by Shu-Yu Liu
Water is an indispensable resource for human beings; therefore, water management is particularly essential as people continue to build smart cities.
IoT in water management
Internet of Things (IoT) in water management integrates various monitoring data and the advantages of data-driven indicators as well as sensors collecting information from the environment. In this way, there can be a cloud-based dynamic service system to optimize the regulations in water supply and demand. When it comes to data set for the IoT system, there are three sources where the data are collected including flood sensor, stream gauging station, and reservoir information. The flood sensor is installed in a lower terrain according to the density of population and their activities. It senses the water level using ultrasonic waves and transmits the readings in real time.
The IoT systems displays information about reservoirs across Taiwan, including basic information such as when they were built, which basin they belong to, and the water storage capacity that everyone cares about most. Viewers can check when the reservoir has been short of water by date.
The biggest challenge of setting up the system is to process the huge amount of data, which dates back to 40 to 50 years ago. To process the huge amount of data with efficiency, a water resource IoT platform was first built using Azure Stack, an open-architecture cloud environment where the public can access open information from the government. The goal is to provide a platform as a service (PaaS) with database and file and cloud computing. After analyzing, the ones that qualify as open data will go to the cloud, while those deemed confidential will not be uploaded.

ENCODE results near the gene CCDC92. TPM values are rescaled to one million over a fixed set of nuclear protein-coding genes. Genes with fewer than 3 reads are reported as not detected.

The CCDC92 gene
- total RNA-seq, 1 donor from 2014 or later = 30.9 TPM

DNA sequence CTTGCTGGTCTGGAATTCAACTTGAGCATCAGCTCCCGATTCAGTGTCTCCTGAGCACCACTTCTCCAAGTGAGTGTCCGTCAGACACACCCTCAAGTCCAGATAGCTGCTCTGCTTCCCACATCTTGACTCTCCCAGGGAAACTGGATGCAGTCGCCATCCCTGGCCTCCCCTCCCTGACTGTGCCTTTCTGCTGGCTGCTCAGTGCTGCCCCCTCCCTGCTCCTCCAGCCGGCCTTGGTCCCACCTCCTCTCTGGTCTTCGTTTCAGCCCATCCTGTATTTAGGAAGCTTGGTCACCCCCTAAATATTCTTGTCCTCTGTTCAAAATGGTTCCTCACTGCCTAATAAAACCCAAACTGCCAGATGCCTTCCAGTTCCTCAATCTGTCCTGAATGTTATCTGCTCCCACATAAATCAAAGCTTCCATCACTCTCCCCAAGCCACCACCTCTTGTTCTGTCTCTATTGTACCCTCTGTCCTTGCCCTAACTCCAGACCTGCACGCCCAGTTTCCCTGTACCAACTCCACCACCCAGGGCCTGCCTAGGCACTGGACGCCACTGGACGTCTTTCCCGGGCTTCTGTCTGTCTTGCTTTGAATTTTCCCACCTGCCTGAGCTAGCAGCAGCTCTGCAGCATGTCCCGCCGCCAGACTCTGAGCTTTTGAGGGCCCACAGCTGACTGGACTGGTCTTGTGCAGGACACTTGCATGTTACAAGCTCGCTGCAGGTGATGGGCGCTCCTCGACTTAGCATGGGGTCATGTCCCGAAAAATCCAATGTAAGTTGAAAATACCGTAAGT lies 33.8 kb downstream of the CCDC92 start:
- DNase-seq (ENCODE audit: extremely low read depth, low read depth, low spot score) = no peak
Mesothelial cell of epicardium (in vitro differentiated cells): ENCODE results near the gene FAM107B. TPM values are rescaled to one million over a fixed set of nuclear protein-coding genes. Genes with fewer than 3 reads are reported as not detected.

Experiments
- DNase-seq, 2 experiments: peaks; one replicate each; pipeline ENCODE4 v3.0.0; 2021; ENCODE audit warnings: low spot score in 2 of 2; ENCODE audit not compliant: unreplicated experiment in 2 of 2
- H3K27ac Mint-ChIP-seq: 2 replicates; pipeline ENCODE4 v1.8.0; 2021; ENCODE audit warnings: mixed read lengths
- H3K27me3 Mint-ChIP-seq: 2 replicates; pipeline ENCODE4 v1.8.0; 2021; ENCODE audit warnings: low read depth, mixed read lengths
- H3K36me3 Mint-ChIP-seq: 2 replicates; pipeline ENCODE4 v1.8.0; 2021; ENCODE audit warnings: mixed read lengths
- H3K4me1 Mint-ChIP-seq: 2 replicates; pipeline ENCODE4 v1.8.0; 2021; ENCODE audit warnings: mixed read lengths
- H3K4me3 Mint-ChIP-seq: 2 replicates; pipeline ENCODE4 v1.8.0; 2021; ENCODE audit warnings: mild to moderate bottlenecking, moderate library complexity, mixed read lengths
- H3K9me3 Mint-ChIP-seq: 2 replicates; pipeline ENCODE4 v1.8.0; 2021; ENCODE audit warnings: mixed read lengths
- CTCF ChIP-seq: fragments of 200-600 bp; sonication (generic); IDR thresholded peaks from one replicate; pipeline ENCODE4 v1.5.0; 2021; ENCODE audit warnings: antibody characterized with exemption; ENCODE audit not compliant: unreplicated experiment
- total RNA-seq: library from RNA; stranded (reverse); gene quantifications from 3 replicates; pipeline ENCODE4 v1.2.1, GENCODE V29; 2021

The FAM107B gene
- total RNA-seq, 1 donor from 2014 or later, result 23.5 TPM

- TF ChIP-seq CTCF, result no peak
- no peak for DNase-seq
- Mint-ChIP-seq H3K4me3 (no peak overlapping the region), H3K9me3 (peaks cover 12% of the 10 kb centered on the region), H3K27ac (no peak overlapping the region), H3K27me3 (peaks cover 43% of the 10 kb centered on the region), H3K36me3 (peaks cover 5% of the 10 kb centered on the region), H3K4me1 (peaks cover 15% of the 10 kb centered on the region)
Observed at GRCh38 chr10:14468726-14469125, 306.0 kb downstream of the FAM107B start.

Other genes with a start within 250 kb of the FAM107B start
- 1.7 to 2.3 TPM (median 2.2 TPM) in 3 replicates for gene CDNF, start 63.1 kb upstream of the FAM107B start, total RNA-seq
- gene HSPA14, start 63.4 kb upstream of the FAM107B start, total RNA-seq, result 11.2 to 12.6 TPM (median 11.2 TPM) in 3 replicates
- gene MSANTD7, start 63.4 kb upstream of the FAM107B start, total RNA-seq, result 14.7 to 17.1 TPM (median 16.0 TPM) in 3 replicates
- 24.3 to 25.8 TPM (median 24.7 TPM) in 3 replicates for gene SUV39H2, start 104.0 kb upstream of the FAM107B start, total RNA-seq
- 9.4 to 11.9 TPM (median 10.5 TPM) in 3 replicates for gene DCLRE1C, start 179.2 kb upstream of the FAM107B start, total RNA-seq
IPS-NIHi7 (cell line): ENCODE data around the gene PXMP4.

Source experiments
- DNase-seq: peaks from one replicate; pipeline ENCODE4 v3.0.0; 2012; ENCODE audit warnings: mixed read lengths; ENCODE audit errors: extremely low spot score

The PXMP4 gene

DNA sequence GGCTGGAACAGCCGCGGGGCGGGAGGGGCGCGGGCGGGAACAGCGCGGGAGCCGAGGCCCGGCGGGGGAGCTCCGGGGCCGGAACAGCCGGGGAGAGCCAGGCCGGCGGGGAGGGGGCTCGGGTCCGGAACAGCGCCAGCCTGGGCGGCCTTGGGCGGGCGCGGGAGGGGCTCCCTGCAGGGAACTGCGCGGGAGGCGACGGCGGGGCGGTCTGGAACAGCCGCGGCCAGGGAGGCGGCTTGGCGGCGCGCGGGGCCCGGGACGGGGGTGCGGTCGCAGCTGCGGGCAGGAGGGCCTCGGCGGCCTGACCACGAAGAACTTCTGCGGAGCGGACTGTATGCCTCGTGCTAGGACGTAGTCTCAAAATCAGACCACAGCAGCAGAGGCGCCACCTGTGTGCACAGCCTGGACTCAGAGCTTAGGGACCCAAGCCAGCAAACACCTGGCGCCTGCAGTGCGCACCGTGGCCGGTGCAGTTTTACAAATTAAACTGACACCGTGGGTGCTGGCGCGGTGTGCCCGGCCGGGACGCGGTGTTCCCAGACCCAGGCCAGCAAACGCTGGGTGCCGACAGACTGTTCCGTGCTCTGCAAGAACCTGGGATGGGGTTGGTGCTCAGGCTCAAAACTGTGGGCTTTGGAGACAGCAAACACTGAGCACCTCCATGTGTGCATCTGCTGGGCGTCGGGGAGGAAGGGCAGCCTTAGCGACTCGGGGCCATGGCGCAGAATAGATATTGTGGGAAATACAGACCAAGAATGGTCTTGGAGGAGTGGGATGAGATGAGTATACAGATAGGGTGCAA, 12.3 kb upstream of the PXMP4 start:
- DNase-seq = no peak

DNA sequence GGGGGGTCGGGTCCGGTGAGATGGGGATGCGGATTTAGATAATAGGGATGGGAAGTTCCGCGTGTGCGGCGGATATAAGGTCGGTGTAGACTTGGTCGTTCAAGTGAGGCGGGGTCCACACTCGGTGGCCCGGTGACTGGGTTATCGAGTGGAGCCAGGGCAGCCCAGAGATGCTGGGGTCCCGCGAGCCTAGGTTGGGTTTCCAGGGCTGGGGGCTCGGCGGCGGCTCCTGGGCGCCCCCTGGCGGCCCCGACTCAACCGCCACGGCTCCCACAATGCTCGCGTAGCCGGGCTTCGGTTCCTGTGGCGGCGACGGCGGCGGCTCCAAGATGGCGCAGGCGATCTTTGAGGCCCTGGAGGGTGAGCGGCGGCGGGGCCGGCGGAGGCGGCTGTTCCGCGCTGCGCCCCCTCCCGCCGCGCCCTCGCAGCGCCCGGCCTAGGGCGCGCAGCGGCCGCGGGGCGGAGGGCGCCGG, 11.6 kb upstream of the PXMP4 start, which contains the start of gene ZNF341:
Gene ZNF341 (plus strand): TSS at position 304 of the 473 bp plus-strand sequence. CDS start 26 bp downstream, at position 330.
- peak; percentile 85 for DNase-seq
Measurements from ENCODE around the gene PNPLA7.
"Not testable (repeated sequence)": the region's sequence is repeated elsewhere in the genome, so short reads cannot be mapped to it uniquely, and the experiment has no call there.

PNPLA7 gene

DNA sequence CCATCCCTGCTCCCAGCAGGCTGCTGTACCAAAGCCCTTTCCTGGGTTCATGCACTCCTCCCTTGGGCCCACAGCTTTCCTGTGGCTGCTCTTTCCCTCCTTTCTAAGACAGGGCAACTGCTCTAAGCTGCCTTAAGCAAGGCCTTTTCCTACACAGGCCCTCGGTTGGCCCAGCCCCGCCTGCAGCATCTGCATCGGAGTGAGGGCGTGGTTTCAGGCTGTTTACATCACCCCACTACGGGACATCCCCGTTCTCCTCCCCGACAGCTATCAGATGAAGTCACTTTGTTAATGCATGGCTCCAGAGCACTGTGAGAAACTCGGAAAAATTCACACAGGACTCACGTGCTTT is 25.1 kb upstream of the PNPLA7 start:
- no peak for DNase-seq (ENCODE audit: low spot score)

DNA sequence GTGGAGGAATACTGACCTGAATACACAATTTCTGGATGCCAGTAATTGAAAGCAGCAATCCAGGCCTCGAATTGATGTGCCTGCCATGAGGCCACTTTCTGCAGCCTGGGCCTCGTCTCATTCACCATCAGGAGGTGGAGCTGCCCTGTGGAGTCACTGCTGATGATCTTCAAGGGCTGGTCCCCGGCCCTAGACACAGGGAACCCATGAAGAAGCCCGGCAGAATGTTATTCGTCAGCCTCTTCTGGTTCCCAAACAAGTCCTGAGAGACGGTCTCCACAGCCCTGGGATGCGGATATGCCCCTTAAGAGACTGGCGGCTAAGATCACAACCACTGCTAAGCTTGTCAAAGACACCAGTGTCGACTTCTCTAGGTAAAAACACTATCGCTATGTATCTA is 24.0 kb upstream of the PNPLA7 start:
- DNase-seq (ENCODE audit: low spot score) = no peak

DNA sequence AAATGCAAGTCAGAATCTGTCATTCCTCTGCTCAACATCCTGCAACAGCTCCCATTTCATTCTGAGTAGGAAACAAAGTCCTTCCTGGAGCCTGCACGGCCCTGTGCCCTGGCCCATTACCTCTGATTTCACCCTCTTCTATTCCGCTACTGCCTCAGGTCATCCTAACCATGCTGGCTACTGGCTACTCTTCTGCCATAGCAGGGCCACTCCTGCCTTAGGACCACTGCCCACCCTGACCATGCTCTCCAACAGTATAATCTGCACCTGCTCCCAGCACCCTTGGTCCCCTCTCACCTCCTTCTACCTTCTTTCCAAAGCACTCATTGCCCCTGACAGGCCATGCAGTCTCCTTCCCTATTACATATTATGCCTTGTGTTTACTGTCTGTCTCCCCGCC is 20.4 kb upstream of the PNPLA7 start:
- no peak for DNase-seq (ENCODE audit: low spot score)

Taichung’s Water Box sensors monitoring water quality and report real-time data
The Environmental Protection Bureau of Taichung City Government worked together with the Environmental Protection Agency (EPA) in 2020 to implement the Taiwan Smart Water Networking Project. By the end of September, 2020, Water Box, online sensors designed to monitor water quality 24-7, have been installed across the city in 11 waters where fish kills happen often and the downstream 19 waters with high water pollution potentials.
The Water Box system is integrated with satellite positioning and artificial intelligence (AI) to send back data every minute to be integrated with the data in the IoT data center at the EPA. This helps display real-time information on the water quality in areas with potential for pollution and prevents companies to illegally discharge wastewater into the waters. When there is any abnormal reading from the water quality detected, an e-mail will be sent to notify an inspector to take action, thus shortening the response time. Water Box proves to be a success in the investigation of discharged waste water and the monitoring of water quality.